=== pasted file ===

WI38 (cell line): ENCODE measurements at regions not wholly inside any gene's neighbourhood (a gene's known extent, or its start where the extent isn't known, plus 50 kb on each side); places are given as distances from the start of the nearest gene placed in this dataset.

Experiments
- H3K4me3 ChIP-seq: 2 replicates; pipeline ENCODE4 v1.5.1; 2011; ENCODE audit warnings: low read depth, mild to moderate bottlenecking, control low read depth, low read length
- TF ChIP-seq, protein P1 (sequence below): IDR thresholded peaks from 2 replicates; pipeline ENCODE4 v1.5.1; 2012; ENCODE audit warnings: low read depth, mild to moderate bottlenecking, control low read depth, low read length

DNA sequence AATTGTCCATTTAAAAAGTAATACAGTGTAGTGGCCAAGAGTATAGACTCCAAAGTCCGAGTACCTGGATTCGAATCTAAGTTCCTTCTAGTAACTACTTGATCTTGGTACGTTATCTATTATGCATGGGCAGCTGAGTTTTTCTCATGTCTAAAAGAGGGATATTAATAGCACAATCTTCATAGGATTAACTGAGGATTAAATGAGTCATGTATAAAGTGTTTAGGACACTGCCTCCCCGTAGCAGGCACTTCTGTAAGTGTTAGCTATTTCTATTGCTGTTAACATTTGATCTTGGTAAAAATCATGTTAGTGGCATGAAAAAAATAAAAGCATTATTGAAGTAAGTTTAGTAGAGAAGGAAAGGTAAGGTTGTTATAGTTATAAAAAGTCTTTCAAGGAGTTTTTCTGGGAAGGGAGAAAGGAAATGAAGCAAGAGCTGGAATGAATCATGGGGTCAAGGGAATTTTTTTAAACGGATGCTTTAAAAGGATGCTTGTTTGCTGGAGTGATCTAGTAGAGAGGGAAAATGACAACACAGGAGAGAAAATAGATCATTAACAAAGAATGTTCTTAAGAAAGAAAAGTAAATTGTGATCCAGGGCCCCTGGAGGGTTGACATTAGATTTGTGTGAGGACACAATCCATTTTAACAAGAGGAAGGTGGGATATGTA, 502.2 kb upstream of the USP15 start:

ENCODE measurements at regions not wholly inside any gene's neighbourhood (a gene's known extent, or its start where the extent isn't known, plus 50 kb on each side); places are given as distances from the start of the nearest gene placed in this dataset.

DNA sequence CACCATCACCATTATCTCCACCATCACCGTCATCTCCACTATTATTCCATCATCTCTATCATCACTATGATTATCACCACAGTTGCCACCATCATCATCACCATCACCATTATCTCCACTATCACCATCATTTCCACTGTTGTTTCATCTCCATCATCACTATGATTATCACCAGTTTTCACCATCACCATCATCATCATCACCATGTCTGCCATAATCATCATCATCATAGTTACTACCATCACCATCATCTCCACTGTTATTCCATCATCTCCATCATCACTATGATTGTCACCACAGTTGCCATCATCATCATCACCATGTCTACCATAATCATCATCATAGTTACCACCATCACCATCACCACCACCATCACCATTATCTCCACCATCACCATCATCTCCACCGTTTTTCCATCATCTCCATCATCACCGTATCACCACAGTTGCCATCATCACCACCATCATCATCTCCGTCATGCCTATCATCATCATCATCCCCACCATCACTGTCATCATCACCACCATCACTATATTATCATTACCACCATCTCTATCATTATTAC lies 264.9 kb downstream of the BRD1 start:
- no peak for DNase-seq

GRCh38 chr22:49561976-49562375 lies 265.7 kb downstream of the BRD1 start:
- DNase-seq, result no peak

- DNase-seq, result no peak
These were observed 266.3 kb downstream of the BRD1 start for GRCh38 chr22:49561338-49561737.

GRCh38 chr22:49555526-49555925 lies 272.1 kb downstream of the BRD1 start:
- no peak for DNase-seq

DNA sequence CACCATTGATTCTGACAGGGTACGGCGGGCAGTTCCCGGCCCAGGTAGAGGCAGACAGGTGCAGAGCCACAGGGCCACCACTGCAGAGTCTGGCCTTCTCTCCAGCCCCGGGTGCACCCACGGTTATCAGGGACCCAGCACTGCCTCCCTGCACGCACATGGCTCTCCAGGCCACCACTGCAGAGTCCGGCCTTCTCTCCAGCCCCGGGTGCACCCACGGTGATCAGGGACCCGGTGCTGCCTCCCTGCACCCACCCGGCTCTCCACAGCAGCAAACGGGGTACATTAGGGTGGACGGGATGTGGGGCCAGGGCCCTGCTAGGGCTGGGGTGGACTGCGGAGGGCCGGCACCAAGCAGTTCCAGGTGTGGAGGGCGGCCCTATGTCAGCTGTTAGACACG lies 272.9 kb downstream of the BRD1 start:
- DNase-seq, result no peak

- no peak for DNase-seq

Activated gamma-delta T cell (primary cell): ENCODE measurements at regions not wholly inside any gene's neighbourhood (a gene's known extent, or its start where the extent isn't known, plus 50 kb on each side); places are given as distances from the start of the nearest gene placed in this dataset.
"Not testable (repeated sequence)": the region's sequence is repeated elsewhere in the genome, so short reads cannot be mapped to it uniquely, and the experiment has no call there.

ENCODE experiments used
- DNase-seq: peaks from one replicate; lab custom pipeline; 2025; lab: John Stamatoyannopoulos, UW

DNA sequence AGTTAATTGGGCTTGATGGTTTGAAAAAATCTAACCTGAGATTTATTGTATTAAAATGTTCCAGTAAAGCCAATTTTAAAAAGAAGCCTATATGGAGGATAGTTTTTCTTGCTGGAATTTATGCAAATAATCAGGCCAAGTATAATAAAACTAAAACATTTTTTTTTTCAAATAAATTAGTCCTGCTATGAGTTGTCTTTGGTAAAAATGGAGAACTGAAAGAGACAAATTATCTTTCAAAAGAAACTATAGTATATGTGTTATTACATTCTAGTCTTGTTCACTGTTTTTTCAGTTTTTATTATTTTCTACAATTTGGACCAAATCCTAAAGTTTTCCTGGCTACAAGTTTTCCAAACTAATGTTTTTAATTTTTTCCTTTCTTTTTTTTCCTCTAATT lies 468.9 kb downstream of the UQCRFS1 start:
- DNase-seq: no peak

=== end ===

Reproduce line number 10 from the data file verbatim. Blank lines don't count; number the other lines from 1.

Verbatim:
- DNase-seq, result no peak